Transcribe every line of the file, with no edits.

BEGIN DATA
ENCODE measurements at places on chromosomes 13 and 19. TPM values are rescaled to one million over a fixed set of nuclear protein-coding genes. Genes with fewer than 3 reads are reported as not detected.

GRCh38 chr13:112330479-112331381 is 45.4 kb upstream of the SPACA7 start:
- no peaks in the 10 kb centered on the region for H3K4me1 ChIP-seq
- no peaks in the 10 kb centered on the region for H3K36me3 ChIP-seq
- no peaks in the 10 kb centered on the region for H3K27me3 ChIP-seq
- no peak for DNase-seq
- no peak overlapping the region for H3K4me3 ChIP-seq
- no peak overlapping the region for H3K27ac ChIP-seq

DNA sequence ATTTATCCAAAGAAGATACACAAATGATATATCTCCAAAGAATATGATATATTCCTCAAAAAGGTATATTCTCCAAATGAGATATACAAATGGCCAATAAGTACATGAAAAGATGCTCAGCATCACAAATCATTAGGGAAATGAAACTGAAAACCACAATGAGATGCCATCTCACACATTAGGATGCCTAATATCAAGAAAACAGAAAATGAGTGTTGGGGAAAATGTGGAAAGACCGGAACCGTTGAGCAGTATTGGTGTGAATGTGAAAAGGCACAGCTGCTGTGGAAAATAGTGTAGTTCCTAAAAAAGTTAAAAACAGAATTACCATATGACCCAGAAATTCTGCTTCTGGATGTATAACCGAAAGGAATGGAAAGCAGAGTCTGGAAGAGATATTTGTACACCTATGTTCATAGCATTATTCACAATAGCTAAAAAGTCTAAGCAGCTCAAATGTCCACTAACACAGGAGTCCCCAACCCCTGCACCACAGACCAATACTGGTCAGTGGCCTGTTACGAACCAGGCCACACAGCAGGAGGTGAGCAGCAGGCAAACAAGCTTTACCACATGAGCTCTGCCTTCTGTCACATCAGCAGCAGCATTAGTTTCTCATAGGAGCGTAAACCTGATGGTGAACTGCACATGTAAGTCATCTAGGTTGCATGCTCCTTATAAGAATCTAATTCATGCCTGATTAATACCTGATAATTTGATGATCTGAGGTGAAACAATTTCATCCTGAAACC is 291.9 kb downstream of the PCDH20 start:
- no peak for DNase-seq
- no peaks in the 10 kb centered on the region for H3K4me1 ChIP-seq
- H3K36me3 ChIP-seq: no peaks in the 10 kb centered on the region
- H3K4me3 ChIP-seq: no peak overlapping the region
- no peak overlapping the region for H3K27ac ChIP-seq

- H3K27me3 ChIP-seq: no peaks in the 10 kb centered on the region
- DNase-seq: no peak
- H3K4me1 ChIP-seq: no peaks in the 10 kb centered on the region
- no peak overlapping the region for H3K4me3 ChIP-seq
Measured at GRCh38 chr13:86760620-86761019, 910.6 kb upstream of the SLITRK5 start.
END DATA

ENCODE measurements at places on chromosomes 13 and 19. TPM values are rescaled to one million over a fixed set of nuclear protein-coding genes. Genes with fewer than 3 reads are reported as not detected.

GRCh38 chr13:112330479-112331381 is 45.4 kb upstream of the SPACA7 start:
- no peaks in the 10 kb centered on the region for H3K4me1 ChIP-seq
- no peaks in the 10 kb centered on the region for H3K36me3 ChIP-seq
- no peaks in the 10 kb centered on the region for H3K27me3 ChIP-seq
- no peak for DNase-seq
- no peak overlapping the region for H3K4me3 ChIP-seq
- no peak overlapping the region for H3K27ac ChIP-seq

DNA sequence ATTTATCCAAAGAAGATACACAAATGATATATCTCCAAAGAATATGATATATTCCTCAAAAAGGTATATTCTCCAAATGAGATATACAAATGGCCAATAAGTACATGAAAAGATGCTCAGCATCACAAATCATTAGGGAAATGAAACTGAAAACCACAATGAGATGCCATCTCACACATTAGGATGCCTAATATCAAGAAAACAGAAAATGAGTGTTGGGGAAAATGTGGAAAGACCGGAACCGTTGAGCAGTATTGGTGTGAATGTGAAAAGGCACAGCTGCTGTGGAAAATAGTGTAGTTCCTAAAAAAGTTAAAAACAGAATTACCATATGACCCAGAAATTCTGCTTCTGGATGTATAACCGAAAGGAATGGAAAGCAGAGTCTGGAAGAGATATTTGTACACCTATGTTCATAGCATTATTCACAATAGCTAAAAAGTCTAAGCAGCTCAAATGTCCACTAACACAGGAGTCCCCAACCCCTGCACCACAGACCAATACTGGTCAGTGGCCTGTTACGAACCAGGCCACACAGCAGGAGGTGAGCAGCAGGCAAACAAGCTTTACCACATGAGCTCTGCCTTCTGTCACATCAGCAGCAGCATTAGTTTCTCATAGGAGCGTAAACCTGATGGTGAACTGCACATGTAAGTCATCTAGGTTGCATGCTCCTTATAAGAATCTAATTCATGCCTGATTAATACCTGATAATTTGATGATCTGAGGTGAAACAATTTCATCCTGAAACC is 291.9 kb downstream of the PCDH20 start:
- no peak for DNase-seq
- no peaks in the 10 kb centered on the region for H3K4me1 ChIP-seq
- H3K36me3 ChIP-seq: no peaks in the 10 kb centered on the region
- H3K4me3 ChIP-seq: no peak overlapping the region
- no peak overlapping the region for H3K27ac ChIP-seq

- H3K27me3 ChIP-seq: no peaks in the 10 kb centered on the region
- DNase-seq: no peak
- H3K4me1 ChIP-seq: no peaks in the 10 kb centered on the region
- no peak overlapping the region for H3K4me3 ChIP-seq
Measured at GRCh38 chr13:86760620-86761019, 910.6 kb upstream of the SLITRK5 start.